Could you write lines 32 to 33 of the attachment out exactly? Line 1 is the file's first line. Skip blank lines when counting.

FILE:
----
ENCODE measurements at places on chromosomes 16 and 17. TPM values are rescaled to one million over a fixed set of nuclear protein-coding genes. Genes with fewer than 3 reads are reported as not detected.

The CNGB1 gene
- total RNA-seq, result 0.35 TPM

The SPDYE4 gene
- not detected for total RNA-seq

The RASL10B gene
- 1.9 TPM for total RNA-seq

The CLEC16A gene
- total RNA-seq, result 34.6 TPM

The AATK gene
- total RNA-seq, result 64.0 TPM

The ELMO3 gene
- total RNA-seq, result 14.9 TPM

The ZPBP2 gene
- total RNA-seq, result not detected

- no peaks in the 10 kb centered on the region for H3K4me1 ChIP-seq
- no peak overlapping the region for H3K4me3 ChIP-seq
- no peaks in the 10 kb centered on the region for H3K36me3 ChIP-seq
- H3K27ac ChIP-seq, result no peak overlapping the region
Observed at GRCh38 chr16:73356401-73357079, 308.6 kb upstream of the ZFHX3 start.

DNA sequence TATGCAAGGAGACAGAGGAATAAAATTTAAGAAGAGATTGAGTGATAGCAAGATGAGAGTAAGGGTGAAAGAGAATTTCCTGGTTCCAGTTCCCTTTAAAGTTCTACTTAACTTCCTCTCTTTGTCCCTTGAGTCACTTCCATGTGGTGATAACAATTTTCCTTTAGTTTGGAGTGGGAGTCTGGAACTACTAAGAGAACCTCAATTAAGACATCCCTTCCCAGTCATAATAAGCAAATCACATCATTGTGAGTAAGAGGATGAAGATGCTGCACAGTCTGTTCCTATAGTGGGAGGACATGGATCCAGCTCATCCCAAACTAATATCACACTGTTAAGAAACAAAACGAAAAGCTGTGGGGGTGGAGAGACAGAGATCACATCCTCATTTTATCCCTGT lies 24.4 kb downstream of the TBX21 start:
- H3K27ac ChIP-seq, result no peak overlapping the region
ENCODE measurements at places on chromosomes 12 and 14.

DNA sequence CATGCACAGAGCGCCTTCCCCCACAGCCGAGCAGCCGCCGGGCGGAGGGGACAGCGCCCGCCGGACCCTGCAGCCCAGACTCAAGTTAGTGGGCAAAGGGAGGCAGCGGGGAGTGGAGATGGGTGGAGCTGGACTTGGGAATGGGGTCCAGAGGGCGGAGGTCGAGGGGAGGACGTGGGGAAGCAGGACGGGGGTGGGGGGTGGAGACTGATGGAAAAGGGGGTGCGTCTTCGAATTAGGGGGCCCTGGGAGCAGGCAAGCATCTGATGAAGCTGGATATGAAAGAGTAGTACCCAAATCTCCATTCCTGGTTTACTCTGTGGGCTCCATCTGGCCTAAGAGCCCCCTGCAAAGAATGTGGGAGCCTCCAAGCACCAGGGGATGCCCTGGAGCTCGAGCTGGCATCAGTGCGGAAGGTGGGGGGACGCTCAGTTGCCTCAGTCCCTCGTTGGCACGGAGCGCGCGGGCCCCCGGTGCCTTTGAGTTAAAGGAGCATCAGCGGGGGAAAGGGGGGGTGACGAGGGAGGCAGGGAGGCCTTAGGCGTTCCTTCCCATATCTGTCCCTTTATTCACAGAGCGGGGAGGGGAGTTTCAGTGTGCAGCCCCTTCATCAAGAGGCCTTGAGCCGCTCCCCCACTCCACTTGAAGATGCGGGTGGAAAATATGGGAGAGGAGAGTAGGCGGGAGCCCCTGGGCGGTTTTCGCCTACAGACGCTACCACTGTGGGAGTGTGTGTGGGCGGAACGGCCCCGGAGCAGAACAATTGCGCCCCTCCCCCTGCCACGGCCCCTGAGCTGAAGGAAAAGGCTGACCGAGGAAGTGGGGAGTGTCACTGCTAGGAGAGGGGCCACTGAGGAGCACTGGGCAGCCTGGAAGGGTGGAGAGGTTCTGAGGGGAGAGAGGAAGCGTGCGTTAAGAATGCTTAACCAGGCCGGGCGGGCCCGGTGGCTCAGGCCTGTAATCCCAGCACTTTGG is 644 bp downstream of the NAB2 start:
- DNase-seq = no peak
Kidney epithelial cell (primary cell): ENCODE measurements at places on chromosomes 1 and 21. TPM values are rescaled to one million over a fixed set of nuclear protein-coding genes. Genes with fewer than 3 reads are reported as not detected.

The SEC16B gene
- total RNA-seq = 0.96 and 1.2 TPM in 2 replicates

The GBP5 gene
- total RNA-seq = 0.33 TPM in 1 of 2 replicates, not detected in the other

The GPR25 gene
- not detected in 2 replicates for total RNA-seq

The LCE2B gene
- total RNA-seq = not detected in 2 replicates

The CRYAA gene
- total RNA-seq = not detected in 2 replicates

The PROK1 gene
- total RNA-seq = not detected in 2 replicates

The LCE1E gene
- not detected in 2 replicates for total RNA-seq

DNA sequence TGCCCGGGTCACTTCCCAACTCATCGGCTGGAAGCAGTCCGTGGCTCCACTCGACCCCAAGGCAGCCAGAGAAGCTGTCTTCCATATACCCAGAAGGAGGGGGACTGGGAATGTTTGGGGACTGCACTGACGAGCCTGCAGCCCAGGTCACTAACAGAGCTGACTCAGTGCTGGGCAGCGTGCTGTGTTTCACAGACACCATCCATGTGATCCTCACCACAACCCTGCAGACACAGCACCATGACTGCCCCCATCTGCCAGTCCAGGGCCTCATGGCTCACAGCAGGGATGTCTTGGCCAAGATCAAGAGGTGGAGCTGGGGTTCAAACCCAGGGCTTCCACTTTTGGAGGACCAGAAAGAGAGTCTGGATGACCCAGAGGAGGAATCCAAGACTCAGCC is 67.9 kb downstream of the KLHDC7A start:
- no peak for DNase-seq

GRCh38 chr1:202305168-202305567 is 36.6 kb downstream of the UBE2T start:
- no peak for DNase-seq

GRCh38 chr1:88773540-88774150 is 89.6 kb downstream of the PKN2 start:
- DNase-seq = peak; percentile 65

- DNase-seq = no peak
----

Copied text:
- not detected in 2 replicates for total RNA-seq

The LCE2B gene